Grape skins, stems, leaves, or other matter than grapes?

First, the scientists showed that airborne transmission existed between eucalyptus tree leaves and vineyards by placing some traps at various distances to capture eucalyptol molecules.

The scientists also measured the culprit compound, three years in a row, in grape berries, leaves, and stems of these vineyards planted close to Eucalyptus trees.

They showed that grape leaves had the highest concentration of eucalyptol, not the berries. They found, though, that the berry skins contained more eucalyptus compounds than the pulp. So, this data explained the transmission of eucalyptol from the skins to the must; but, skin content is not high enough to reach the eucalyptol concentration found in finished wines.

While conducting their research in the vineyards, the scientists found many eucalyptus leaves and bark trapped in the vines' canopies. This finding raised new questions.

So the scientists compared wines made from hand-picked grapes and mechanically harvested grapes. 

Yet, they found more eucalyptol in the latter. The harvester picks more than the grape bunches, and other matters like Eucalyptus leaves can end up in the fermentors. Hence the higher concentration of Eucalyptus flavor in these wines.


Mystery solved!


What to say about Jim's theory?


Wines made from grapevines located near Eucalyptus trees have a distinct eucalyptus flavor

  • Yes, the proximity of Eucalyptus trees to vineyards plays a significant role in imparting a Eucalyptus aroma to finished red wines.
  • The aroma compound, 1,8-cineole or eucalyptol, can spread via air from the tree leaves to the grapevines.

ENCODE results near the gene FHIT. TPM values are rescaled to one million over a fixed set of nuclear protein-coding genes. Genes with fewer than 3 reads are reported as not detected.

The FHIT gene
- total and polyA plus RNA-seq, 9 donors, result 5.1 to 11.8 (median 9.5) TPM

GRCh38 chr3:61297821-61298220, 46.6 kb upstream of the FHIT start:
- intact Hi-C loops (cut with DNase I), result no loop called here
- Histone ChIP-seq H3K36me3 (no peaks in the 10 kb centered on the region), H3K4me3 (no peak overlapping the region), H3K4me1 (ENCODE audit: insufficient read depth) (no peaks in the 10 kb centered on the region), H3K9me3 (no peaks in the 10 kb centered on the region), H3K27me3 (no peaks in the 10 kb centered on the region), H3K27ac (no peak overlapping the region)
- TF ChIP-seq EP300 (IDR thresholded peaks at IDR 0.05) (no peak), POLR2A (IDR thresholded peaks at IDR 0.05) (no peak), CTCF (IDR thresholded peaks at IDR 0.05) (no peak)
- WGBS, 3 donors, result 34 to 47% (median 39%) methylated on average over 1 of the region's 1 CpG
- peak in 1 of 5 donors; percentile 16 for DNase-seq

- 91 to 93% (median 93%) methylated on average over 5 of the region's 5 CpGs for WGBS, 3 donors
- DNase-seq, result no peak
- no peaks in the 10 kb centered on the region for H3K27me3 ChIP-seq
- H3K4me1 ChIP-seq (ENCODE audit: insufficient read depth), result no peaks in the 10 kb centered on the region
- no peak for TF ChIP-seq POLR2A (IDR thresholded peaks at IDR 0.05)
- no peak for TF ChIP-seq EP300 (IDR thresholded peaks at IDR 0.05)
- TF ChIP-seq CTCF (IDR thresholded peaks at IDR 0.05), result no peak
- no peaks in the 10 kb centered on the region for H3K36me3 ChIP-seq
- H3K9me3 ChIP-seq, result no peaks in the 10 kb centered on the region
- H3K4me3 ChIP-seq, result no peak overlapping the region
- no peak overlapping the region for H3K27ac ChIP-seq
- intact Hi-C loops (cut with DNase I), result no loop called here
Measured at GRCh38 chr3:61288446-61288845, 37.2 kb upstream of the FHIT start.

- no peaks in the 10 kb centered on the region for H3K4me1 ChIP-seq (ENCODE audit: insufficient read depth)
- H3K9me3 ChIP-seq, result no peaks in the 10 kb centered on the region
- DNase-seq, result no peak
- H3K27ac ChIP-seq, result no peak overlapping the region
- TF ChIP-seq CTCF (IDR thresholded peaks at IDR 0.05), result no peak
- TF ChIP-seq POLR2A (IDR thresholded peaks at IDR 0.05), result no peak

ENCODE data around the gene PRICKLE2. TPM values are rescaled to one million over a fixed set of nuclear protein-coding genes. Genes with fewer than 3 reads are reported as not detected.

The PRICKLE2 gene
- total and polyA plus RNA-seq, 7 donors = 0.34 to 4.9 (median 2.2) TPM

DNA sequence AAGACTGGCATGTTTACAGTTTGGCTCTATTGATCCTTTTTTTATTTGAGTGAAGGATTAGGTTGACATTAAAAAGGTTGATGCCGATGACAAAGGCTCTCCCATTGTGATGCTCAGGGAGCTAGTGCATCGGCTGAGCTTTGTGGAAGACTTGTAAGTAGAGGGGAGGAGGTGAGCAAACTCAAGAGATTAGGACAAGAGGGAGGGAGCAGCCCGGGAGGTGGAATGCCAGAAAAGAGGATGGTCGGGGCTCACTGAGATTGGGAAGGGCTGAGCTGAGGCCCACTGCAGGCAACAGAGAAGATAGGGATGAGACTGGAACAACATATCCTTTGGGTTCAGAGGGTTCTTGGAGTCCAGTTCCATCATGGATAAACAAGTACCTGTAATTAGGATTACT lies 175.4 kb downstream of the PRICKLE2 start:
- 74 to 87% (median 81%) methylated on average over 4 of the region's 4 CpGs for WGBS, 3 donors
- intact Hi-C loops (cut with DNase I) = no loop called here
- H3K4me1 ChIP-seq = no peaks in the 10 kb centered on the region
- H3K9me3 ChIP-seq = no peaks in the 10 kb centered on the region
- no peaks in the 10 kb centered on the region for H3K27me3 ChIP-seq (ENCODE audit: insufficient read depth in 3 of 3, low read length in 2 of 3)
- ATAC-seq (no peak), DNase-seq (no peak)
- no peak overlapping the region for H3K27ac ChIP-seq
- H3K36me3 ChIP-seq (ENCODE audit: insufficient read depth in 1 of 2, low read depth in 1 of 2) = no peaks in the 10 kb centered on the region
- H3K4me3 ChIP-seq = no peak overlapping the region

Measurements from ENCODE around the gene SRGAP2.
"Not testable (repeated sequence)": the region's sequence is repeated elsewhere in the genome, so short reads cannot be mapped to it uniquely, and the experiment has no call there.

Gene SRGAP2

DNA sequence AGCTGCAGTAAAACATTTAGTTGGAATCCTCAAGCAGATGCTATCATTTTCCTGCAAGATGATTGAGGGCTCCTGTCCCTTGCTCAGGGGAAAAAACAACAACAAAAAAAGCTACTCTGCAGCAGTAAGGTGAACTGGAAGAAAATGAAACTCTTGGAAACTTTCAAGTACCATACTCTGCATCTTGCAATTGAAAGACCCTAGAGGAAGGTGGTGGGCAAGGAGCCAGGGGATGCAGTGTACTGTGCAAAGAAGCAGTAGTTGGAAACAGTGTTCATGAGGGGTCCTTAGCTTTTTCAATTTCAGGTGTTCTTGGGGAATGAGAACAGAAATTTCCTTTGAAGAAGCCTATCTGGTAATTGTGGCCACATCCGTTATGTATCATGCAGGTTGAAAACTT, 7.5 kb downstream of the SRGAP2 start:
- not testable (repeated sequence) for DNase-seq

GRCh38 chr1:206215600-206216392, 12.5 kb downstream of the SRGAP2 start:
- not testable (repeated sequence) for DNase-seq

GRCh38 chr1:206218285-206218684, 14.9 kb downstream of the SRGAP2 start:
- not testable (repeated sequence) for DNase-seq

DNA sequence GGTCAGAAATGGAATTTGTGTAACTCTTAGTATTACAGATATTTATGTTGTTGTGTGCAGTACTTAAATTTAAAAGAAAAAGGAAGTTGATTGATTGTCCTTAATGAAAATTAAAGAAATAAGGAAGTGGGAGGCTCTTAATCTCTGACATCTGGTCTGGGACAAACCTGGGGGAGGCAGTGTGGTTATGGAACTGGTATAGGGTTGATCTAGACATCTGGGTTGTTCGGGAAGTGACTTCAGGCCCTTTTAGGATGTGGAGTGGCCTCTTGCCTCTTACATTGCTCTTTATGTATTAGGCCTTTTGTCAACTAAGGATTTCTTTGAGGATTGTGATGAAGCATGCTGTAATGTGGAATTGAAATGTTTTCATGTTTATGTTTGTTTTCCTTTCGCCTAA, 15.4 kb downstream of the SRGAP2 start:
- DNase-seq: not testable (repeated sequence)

• Its highest concentration was found on leaves and stems. The berry skins didn't contain enough of the culprit compound to explain the high levels found in wines.


What’s the most plausible explanation?

The wind spreads dried tree leaves and barks on the vineyard canopies. This matter is un-distinctively harvested mechanically and ends up in the fermentors for skin contact fermentation. This matter (other than grapes) is the primary vehicle of the eucalyptus aroma in the wine.

The good news is that winemakers have remedial treatments to minimize the collection of this external matter before fermenting their red musts.


Train your nose to detect Eucalyptus flavor in wine

Are you living near eucalyptus trees and can enjoy their smells?

Yes. Great, smell the leaves next time you’re outdoors.

If not, there is another way to become familiar with the eucalyptus flavor. The easiest is to get eucalyptus essential oil at your pharmacy. Smelling a cloth on which you put a few drops of eucalyptus oil will enable you to smell the aroma. And it can help you prevent or heal a cold!

Let me know how it goes.


[1] Capone, D.L. Francis, L., Herderich, M. J., and Johnson D.L. (2012). Managing eucalyptus aromas. Wine & Viticulture Journal JULY/AUGUST 2012

[2] Saliba, A.J., Bullock, J., Hardie, W. J. (2009). Consumer rejection threshold for 1,8-cineole (eucalyptol) in Australian red wine, Food Quality and Preference, Volume 20, Issue 7, 500-504.

Categories: wine aroma, Wine Language, wine style

Isabelle Lesschaeve

Principal, Blog author, and Wine Tasting Coach

Internationally renowned wine sensory scientist, Isabelle demystifies wine tasting and helps serious wine lovers sharpen their tasting skills and tasting notes in a supportive community.